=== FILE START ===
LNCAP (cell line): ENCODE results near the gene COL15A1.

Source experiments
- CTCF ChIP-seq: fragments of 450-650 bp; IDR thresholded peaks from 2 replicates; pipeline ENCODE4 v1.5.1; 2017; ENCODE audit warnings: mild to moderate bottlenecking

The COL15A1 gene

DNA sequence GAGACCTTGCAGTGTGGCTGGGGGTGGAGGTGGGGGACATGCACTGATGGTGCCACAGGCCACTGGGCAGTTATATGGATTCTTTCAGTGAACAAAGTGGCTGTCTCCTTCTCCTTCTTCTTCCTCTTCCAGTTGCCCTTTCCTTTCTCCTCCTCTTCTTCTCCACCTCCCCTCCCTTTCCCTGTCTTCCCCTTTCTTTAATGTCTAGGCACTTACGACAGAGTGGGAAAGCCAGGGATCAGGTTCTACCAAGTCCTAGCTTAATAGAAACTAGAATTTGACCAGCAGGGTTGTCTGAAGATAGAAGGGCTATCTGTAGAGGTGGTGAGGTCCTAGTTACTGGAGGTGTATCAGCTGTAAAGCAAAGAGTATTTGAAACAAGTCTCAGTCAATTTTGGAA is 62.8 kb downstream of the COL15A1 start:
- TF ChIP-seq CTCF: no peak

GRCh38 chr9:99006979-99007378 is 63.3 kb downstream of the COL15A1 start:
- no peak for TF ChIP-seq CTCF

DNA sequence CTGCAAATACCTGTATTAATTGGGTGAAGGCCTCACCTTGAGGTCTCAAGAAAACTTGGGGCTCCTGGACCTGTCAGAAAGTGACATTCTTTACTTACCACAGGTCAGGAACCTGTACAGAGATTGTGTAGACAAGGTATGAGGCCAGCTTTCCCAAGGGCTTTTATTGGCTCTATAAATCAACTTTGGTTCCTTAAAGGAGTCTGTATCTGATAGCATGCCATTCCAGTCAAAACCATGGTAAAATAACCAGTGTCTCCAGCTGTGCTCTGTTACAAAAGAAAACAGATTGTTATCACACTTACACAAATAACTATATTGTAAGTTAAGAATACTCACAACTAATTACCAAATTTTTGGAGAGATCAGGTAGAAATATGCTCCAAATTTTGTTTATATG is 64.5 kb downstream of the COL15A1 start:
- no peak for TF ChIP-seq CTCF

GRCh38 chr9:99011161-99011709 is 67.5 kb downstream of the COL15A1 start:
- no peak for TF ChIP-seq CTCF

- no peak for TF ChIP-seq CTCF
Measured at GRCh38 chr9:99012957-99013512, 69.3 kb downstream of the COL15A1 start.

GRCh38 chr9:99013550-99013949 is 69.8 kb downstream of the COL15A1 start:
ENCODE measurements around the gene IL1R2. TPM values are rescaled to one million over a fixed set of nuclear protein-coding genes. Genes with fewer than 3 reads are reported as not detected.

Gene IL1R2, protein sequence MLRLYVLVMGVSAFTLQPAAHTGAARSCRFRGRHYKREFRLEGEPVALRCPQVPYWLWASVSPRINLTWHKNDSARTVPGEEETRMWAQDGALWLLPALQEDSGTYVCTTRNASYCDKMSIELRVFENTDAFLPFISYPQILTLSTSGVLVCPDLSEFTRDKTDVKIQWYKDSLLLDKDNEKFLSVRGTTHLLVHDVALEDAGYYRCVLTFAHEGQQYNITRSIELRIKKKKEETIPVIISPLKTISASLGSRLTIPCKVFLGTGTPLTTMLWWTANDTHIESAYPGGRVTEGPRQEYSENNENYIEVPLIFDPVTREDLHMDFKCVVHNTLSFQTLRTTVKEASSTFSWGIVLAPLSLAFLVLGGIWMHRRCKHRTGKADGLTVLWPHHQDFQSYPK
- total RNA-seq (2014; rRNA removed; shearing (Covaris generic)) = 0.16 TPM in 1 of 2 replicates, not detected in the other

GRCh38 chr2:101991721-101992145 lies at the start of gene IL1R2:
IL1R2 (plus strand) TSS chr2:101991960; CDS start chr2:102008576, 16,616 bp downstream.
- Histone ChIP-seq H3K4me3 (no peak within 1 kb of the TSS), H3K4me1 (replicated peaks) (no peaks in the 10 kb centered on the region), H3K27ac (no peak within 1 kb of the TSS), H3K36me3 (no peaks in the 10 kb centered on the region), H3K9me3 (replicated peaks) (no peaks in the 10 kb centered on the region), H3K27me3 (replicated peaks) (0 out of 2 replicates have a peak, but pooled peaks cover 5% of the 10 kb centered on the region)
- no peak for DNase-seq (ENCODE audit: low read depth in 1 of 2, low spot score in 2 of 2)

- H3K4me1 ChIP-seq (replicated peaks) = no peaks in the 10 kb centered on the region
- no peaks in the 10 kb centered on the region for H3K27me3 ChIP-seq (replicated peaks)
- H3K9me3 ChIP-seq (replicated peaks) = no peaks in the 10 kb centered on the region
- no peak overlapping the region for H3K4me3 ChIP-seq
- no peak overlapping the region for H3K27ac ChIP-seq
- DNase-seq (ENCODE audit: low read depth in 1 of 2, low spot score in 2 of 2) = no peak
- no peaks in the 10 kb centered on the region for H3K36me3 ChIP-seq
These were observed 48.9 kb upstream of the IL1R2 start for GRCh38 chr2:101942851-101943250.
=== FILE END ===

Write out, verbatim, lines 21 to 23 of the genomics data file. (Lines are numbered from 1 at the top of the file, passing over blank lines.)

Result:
- Histone ChIP-seq H3K4me3 (no peak within 1 kb of the TSS), H3K4me1 (replicated peaks) (no peaks in the 10 kb centered on the region), H3K27ac (no peak within 1 kb of the TSS), H3K36me3 (no peaks in the 10 kb centered on the region), H3K9me3 (replicated peaks) (no peaks in the 10 kb centered on the region), H3K27me3 (replicated peaks) (0 out of 2 replicates have a peak, but pooled peaks cover 5% of the 10 kb centered on the region)
- no peak for DNase-seq (ENCODE audit: low read depth in 1 of 2, low spot score in 2 of 2)

- H3K4me1 ChIP-seq (replicated peaks) = no peaks in the 10 kb centered on the region